…then go home and do nothing out of fear: fear of failure, of looking foolish, of not doing it right, of what others might think.

Life will come to a close. They’ll draw the sheet up over our heads, and we will have done nothing noteworthy to demonstrate the power of the living God.

Today I want you to know this:

You are enough for anything God wants to do through you!

Get your sling, and I’ll meet you at the edge of the valley, for nothing is impossible…

…with God!

(This was Sunday’s sermon…bits of it, anyway. It was so good that I went back in the evening to hear it again!)





Buffeted at the Buffet

27 01 2014

It’s easy to tell when we’re on the right track spiritually:

God is on the move in our lives and we’re cooperating with Him.

We’re hearing from Him in ways that are fresh and new.

We’re spending more time in His Word, or in worship.

We’re reaching out to others and speaking God’s truth into their lives.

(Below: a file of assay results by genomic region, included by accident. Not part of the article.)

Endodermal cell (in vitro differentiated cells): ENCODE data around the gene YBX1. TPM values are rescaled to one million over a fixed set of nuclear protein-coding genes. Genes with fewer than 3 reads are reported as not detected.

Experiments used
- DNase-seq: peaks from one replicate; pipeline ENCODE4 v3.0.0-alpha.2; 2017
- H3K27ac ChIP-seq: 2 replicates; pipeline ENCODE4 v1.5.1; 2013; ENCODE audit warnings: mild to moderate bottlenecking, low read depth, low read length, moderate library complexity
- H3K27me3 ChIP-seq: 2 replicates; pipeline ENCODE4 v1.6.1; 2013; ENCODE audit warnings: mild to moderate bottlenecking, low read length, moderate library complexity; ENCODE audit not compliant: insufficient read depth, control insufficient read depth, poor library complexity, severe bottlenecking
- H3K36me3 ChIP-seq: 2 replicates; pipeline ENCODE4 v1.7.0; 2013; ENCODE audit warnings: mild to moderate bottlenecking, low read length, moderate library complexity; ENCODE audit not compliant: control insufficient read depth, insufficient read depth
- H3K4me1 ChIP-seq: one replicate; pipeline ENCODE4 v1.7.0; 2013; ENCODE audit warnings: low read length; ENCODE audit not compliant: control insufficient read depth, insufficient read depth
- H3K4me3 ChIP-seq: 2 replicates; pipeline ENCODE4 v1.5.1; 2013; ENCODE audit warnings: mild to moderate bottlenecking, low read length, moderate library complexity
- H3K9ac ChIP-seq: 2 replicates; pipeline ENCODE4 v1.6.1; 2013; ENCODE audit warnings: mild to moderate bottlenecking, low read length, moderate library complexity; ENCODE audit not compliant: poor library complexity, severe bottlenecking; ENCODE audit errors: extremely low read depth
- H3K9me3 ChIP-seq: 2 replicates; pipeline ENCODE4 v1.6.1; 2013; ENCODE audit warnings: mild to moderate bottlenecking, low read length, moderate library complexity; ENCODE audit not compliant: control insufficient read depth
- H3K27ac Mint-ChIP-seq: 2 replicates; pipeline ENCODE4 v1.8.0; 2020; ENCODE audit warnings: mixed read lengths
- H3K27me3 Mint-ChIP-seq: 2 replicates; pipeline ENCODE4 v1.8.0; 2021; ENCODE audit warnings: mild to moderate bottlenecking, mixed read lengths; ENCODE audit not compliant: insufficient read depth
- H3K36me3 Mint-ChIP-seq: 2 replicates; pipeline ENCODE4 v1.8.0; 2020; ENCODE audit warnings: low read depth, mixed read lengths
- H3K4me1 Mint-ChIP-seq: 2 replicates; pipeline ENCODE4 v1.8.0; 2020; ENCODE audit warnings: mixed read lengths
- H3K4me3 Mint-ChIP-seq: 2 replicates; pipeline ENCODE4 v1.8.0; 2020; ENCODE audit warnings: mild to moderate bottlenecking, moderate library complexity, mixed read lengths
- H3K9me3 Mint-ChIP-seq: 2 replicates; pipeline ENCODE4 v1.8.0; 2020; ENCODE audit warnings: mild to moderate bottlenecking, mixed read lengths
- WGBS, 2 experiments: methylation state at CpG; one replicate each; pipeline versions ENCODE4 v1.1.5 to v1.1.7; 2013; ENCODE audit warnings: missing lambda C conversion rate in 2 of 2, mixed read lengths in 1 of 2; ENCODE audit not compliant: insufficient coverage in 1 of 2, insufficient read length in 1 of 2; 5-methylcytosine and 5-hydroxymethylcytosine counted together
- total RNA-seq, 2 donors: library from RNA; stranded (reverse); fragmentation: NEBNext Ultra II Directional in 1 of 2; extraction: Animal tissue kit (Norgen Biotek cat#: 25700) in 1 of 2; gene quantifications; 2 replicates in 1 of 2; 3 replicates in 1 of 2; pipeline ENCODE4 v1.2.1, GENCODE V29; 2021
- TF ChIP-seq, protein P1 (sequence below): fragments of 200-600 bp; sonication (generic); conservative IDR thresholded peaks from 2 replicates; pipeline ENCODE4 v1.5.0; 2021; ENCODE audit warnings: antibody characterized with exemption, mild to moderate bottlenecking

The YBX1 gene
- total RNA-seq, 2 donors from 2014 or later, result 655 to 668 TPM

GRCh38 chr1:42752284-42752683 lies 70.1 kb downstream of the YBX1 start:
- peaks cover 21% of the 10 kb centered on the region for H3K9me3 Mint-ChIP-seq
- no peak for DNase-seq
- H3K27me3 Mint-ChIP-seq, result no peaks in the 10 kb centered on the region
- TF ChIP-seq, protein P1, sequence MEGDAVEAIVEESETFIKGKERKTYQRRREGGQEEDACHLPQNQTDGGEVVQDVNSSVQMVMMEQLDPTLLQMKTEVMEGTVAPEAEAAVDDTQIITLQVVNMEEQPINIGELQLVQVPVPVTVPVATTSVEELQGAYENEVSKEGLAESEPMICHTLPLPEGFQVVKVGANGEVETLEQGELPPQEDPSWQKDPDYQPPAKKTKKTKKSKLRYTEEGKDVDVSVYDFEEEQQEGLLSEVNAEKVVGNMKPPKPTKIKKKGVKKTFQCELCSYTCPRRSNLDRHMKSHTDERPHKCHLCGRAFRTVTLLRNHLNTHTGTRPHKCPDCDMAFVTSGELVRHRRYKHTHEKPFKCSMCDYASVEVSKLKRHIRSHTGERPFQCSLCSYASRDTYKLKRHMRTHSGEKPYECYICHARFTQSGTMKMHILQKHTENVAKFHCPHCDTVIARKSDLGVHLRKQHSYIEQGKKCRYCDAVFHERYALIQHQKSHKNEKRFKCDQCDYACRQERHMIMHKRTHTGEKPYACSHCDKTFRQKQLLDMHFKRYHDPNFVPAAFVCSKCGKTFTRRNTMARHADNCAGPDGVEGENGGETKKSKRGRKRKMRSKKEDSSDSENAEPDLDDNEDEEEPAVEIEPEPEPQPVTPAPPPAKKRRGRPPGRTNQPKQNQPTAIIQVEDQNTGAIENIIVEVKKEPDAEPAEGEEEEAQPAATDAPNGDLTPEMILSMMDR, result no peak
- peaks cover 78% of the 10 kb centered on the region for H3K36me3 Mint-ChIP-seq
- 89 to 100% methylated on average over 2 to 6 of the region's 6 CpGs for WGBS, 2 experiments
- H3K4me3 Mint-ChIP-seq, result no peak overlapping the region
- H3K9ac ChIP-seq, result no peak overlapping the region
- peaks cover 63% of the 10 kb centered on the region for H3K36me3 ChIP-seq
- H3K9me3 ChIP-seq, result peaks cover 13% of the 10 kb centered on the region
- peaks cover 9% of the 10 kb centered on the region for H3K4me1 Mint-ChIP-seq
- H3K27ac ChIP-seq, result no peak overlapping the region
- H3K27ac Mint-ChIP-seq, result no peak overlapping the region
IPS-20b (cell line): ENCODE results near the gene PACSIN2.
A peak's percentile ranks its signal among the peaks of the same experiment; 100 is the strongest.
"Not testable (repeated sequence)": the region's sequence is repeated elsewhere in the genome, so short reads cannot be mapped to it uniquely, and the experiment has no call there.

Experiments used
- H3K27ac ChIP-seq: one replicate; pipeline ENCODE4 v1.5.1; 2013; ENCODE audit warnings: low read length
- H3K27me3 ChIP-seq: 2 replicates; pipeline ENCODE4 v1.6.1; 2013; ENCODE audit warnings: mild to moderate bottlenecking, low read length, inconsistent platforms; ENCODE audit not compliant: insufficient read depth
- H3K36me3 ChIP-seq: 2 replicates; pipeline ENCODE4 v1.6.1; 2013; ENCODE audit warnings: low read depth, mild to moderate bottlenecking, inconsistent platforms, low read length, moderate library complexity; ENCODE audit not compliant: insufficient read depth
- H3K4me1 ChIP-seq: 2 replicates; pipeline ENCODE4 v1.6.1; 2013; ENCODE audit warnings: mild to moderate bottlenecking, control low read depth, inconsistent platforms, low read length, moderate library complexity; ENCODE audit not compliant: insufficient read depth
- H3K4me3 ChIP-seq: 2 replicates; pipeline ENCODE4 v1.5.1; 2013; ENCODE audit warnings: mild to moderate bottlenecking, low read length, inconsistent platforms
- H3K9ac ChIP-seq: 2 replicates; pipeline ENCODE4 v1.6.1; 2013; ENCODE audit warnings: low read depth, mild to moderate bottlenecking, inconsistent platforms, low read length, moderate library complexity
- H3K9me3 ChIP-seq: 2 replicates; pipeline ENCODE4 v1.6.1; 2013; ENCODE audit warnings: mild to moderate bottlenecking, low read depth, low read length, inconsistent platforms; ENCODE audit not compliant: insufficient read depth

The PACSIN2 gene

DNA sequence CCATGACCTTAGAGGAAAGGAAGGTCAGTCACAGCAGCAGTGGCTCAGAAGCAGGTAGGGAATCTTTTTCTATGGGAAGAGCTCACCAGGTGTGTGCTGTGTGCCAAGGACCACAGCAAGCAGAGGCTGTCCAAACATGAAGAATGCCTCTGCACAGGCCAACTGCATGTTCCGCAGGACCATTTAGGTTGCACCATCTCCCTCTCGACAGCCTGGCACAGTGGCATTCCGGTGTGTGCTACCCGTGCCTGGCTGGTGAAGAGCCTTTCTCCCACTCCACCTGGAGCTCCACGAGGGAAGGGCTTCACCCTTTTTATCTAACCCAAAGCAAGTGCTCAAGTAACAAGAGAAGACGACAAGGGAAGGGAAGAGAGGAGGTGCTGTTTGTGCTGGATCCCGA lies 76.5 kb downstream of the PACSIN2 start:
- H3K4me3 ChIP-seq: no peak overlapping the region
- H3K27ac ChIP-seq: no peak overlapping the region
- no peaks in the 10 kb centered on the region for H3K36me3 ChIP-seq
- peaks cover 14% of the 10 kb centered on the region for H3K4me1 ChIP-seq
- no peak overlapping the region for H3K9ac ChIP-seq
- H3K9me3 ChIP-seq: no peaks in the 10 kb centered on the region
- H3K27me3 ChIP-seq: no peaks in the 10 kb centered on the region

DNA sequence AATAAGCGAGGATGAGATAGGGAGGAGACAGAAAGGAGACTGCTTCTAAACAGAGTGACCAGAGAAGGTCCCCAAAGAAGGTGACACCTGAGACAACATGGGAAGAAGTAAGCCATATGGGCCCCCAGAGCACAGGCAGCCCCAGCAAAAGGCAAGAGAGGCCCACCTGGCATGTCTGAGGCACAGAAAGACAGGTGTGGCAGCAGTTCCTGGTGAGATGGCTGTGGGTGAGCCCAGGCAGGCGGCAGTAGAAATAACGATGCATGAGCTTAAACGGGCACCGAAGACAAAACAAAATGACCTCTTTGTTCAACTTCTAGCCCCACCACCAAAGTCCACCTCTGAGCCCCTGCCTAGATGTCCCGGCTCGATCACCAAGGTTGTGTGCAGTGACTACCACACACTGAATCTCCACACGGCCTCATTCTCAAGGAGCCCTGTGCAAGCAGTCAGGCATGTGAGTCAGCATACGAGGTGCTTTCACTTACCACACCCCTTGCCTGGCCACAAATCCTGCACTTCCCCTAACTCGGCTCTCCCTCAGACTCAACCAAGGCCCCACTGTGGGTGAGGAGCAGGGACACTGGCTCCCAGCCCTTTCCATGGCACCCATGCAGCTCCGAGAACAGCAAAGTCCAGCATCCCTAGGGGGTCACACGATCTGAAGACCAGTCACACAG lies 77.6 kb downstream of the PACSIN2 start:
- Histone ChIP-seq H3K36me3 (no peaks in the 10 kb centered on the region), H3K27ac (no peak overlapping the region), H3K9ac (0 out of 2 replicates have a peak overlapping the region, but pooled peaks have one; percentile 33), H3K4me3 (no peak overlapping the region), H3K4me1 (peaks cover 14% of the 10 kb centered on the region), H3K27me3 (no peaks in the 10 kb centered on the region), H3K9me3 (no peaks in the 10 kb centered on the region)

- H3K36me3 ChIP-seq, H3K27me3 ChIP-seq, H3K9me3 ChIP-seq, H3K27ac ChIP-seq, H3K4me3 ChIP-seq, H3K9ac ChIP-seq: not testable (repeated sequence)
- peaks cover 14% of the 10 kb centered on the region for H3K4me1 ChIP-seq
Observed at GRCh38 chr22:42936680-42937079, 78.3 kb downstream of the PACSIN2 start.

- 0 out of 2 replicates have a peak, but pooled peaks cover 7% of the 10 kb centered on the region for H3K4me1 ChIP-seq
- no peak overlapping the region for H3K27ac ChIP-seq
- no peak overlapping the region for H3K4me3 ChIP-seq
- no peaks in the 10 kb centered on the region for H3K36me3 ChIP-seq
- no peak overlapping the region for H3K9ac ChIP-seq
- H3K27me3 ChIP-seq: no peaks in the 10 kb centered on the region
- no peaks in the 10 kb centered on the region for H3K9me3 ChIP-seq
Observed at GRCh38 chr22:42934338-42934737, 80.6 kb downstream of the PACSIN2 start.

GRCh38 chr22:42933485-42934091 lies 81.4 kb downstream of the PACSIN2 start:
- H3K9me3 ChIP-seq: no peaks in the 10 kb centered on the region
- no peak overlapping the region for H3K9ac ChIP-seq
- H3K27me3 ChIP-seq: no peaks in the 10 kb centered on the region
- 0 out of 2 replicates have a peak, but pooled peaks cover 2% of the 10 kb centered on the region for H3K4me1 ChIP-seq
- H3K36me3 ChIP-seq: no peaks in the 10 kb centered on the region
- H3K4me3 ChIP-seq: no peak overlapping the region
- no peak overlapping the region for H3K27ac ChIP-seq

At times like these, opposition grows and can become overwhelming, if we don’t know how our enemy operates.

I recently read 2 Corinthians 12:7 and noticed something I’d never seen before. Let me quote it, then we’ll chat.

“And because of the surpassing greatness of the revelations, for this reason, to keep me from exalting myself, there was given me a thorn in the flesh, a messenger of Satan to buffet me…”

I’ve heard countless sermons on this “thorn in the flesh.” Most seem to think it was his eye problem, others that he was short and ugly…kinda’ rude, I think!

On the other hand, I’ve heard few talk about the “messenger of Satan.” For me, this bit was key.

What does a messenger do, anyway?

He delivers messages…words.

This one’s messages buffet us. They can be a continual onslaught

…nothing good or helpful…

…or true.

After all, his messages come from the father of lies – the one about whom Jesus said, “He cannot speak the truth, for there is no truth in him.